People with Parkinson’s disease are gravitating toward the Mediterranean diet because it’s packed with nutrients without skimping on the flavor.
If you or someone you love is living with Parkinson’s disease, chances are you’ve heard the words “Mediterranean” and “diet” come up in conversations about nutrition.
What exactly is a Mediterranean diet? It’s a diet that is traditionally eaten by those inhabiting the 21 countries that border the Mediterranean Sea. Italy, Greece, France, Spain, Turkey, Syria, Egypt and Morocco are just a few examples.
The main components of the Mediterranean diet include:
- Daily consumption of vegetables, fruits, whole grains and healthy fats such as nuts, seeds and plant-based oils, i.e., olive oil, walnut oil, avocado oil, coconut oil, etc.
- Weekly intake of beans, lean poultry, eggs and fish high in omega-3 fatty acids, such as salmon
- Moderate portions of dairy products and wine
- Limited intake of red meat, processed foods, sugar and sodium
Interest in the Mediterranean diet began in the 1960s with the observation that coronary heart disease caused fewer deaths in Mediterranean countries than in the U.S. and northern Europe. Subsequent studies found that the Mediterranean diet is associated with reduced risk factors for cardiovascular disease.
Parkinson’s and the Mediterranean diet
Is there concrete scientific evidence proving that eating a Mediterranean diet has a direct impact on Parkinson’s symptoms? Not really. Studies conducted on diet to mitigate Parkinson’s symptoms or lower the risk of developing PD have shown inconsistent results.
That said, nourishing your body and brain with vital nutrients found in a plant-based food is just plain common sense! In fact, the Mediterranean diet is one of the healthy eating plans recommended by the Dietary Guidelines for Americans and the World Health Organization to promote health and prevent chronic disease.
One of the reasons why people with Parkinson’s gravitate toward the Mediterranean diet is because it’s heavy on plant-based nutrients, yet moderate when it comes to protein consumption. People living with PD often have concerns that protein intake may decrease the effectiveness of carbidopa/levodopa (Sinemet), a medication for treating Parkinson’s.
Indeed, a high-protein meal may slow levodopa absorption in the brain. As the disease progresses, people with Parkinson’s have found that eating most of their protein later in the day gives them better control over their motor symptoms.
Doctors recommend taking carbidopa/levodopa 30 to 60 minutes before eating a meal. This allows the medication to be quickly absorbed before the food can interfere.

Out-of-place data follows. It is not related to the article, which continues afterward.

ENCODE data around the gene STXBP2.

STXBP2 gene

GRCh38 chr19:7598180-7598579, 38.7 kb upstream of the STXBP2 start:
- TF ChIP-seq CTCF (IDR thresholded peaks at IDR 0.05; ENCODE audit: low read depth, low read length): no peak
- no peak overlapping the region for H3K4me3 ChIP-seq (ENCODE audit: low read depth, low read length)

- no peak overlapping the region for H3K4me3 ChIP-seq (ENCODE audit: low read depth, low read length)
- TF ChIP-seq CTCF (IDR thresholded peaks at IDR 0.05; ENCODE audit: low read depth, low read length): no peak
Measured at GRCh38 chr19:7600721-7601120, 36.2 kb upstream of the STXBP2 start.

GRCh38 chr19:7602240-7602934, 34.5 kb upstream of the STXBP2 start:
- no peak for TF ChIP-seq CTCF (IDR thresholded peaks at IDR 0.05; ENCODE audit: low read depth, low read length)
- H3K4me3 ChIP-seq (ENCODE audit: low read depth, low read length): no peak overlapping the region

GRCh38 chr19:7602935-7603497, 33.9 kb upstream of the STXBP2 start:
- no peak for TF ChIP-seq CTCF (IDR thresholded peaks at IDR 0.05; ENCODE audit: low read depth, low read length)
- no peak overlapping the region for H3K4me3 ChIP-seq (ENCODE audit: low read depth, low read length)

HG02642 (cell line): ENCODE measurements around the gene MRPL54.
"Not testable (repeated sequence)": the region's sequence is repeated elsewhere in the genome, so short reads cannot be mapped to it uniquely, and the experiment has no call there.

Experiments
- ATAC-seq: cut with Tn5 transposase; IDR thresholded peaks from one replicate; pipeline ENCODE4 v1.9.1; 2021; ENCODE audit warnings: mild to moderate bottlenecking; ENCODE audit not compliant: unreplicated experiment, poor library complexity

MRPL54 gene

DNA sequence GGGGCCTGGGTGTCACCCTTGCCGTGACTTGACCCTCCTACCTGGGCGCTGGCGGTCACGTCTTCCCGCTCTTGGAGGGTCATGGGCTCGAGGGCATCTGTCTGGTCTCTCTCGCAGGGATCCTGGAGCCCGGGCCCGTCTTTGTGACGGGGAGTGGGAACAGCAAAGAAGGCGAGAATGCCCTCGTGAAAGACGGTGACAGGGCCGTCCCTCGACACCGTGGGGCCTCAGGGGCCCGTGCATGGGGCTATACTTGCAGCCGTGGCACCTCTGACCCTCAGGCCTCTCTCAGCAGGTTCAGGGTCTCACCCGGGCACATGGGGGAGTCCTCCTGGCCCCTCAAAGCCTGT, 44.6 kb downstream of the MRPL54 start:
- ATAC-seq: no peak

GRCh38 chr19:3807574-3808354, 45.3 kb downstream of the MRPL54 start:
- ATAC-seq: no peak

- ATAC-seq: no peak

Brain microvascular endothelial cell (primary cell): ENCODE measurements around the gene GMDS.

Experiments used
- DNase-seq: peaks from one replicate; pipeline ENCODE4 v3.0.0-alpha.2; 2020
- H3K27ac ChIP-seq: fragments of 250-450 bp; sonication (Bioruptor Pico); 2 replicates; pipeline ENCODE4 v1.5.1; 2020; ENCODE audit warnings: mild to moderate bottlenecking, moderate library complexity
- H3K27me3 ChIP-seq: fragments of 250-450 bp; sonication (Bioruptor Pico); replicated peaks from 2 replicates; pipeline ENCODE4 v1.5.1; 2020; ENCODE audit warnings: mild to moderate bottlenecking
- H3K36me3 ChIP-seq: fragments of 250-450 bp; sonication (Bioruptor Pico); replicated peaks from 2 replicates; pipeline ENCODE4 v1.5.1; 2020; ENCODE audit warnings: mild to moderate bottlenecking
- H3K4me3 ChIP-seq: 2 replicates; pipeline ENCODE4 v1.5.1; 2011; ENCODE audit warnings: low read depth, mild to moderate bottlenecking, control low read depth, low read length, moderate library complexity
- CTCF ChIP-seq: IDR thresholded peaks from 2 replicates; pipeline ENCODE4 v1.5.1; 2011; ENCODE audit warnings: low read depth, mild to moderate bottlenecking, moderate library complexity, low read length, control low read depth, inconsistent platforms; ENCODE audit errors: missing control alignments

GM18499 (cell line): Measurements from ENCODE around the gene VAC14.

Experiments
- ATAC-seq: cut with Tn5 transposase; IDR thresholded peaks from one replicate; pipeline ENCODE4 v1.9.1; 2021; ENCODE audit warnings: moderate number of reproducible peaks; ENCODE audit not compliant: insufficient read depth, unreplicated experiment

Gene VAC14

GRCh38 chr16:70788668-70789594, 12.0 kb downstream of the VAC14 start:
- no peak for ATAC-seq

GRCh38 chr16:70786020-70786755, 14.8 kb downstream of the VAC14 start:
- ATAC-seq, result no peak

The diet plan specifically targeting brain health
Some proponents of nutrition and its effect on brain health suggest trying a hybrid of the Mediterranean diet and the DASH (Dietary Approaches to Stop Hypertension) diet. Together, they are referred to as the MIND diet (The Mediterranean-DASH Intervention for Neurodegenerative Delay).
The MIND diet has been associated with a lower risk of Alzheimer’s disease and possibly lowering the risk or slowing the progression of Parkinson’s symptoms in elderly patients. It’s based on 10 food groups to eat and five to avoid.
The 10 to eat include green leafy veggies, berries, fish, poultry, beans, nuts, olive oil, whole grains and no more than one glass of wine per day. The five to avoid are butter/margarine, cheese, red meat, fried foods and sweets.
As you can see, there is quite a bit of overlap between the MIND diet and the Mediterranean diet.
Making Mediterranean or MINDful meals at home
Interested in trying the Mediterranean or MIND diet? These seven tips will help you get started:
1. Load up on fruits and vegetables. Aim for seven to 10 servings of fruit and vegetables each day. Considering combining them into a nutritious smoothie that is easy to make and even easier to digest.
2. Eat more seafood. Fresh or water-packed tuna, salmon, trout, mackerel and herring are healthy choices. Grilled fish tastes good and requires little cleanup. Avoid deep-fried fish.
3. Reduce red meat. Substitute steak for fish, poultry or beans. If you can’t resist your craving for beef, make sure it’s lean and keep portions small.
4. Enjoy some dairy in moderation. Eat low-fat Greek or plain yogurt and small amounts of cheeses. You may find that drinking or cooking with nut-based milks, such as almond milk or coconut milk, are just as delicious and effective in recipes—but with half the fat and double the nutrients.
5. Go for the whole grains. Switch to whole-grain bread, cereal and pasta. There are more pastas coming out that are made with more nutritious ingredients such as lentils or chickpeas. Experiment with other whole grains, such as quinoa, bulgur and farro.
6. Spice up your life. Herbs and spices boost flavor and lessen the need for salt. For instance, try substituting salt with garlic salt. Get to know the delectable orange spice better known as turmeric, as it is chockful of antioxidants and great for digestion.
7. Use healthy fats. Try olive oil or coconut oil as a replacement for butter when cooking. Instead of putting butter or margarine on bread, try dipping it in olive oil flavored with herbs and spices.
Here are a few of our favorite Mediterranean recipes:
Keep in mind that, due to various food allergies and digestive issues that impact us on an individual basis, there isn’t one particular diet that is proven to be best for people living with Parkinson’s disease.
You should always talk to your doctor about nutrition concerns and work together to determine which diet is best for your own unique needs.